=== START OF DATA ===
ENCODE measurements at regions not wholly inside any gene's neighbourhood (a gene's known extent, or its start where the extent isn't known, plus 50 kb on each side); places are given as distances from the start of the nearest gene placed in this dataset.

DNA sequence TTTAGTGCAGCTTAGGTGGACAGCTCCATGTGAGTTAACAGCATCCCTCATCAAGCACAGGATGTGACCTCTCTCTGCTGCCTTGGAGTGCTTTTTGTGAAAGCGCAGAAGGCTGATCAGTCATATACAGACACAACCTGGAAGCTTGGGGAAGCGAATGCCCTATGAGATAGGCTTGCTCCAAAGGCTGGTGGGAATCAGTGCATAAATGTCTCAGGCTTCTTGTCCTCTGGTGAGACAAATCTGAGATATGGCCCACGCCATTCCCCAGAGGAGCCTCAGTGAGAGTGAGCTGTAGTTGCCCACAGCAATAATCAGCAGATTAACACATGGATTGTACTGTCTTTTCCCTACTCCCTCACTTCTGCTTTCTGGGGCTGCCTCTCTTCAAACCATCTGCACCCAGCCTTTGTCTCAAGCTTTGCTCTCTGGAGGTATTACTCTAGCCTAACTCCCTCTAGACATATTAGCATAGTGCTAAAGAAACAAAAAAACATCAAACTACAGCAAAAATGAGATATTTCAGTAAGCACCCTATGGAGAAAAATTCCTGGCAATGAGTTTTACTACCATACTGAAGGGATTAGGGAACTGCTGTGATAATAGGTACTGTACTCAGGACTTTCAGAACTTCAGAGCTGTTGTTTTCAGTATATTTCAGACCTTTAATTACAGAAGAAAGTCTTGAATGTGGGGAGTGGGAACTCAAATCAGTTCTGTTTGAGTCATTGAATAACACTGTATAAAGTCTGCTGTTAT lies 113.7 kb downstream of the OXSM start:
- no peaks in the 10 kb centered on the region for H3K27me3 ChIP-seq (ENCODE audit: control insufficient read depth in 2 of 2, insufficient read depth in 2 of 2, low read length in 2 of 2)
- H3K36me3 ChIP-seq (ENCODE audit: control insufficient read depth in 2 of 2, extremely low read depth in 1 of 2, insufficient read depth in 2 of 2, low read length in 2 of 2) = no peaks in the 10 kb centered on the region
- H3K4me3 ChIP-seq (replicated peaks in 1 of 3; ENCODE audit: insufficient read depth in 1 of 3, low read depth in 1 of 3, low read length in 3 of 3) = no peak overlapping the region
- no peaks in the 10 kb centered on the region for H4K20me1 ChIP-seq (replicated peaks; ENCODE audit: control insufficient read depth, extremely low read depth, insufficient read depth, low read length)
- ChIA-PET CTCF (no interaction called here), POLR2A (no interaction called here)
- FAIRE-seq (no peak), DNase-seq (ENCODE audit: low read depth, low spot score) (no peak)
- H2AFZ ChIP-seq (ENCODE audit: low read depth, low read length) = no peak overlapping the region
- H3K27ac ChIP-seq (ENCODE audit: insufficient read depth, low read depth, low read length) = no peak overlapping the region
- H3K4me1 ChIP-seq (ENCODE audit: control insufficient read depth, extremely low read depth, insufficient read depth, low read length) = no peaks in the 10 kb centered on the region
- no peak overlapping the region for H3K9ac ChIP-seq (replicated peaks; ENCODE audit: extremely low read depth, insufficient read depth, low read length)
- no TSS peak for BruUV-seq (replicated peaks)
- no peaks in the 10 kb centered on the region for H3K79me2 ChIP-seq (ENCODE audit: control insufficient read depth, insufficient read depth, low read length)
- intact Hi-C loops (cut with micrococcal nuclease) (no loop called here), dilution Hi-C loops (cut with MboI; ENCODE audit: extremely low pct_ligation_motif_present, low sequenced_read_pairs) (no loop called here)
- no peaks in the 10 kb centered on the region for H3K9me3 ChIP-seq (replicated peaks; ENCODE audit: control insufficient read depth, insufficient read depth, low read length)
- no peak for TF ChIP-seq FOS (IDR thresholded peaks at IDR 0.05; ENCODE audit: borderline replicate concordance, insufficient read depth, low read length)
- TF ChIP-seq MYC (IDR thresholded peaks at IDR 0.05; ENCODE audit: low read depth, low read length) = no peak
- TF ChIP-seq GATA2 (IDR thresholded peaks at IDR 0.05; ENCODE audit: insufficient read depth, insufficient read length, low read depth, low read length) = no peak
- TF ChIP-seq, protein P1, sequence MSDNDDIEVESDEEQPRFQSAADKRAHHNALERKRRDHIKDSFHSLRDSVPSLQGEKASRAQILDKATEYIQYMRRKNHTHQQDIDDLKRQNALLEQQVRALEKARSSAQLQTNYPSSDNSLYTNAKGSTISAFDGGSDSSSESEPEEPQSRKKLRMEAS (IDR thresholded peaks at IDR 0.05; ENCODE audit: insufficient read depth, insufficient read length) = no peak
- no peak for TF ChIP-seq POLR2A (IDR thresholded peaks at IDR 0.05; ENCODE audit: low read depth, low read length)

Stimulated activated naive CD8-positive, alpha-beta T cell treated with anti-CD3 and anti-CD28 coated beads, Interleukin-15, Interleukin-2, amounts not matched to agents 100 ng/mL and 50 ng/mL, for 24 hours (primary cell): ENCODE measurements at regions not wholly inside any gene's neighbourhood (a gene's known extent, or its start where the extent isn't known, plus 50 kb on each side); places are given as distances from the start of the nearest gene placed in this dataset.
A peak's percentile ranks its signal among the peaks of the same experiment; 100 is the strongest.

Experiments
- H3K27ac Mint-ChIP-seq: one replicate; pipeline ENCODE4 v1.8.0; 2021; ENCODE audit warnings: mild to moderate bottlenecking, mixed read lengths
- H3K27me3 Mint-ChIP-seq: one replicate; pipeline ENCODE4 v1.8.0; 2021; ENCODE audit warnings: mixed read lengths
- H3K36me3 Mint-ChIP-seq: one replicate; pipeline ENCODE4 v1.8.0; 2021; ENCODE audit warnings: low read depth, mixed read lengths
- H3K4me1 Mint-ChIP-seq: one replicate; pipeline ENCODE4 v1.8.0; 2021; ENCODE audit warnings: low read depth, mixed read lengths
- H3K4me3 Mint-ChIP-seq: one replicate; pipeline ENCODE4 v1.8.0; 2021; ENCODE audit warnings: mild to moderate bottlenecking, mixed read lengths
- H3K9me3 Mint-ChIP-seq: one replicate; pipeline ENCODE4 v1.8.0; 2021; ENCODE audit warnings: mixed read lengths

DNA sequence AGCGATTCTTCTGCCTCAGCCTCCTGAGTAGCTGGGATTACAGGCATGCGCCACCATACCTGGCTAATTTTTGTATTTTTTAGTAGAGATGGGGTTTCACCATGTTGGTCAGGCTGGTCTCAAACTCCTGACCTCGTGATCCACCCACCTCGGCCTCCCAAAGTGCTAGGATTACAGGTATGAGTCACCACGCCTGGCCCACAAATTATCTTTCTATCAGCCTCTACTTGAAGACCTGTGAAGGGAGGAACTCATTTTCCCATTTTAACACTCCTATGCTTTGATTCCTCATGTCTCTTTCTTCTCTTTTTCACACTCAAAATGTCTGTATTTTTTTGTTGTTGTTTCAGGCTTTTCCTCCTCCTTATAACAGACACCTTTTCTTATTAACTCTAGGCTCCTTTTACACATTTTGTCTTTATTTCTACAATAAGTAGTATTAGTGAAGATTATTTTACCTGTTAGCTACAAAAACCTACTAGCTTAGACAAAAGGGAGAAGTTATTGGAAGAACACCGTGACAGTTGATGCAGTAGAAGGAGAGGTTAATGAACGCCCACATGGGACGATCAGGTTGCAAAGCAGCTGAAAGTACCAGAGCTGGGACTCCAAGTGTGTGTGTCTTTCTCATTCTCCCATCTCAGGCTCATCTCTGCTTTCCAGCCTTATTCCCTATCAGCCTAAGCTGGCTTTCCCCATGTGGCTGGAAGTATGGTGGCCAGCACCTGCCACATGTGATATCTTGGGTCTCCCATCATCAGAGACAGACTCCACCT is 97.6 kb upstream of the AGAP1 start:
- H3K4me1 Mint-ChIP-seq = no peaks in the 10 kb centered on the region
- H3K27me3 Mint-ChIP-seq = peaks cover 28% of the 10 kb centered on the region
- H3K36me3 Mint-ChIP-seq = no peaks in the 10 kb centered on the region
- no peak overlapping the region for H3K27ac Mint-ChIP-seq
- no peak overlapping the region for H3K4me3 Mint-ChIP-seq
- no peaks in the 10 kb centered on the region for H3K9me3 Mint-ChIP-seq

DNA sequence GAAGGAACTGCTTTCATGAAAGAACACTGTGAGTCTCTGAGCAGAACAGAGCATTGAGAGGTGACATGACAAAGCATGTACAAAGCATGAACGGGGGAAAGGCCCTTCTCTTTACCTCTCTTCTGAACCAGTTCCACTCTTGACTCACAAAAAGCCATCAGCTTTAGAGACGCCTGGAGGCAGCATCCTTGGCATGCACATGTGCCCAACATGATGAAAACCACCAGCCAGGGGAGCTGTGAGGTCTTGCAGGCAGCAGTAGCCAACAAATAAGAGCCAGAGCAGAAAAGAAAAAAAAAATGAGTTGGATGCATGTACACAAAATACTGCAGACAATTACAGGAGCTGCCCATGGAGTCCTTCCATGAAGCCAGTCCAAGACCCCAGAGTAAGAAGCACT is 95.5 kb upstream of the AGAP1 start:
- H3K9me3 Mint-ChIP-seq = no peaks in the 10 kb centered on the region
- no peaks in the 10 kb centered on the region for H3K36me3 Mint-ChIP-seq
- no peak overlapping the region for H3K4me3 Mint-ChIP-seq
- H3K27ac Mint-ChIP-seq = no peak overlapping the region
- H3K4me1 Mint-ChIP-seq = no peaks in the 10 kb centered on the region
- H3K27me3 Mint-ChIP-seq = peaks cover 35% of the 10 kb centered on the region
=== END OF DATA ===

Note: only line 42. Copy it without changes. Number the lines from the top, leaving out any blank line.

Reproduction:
- H3K27ac Mint-ChIP-seq = no peak overlapping the region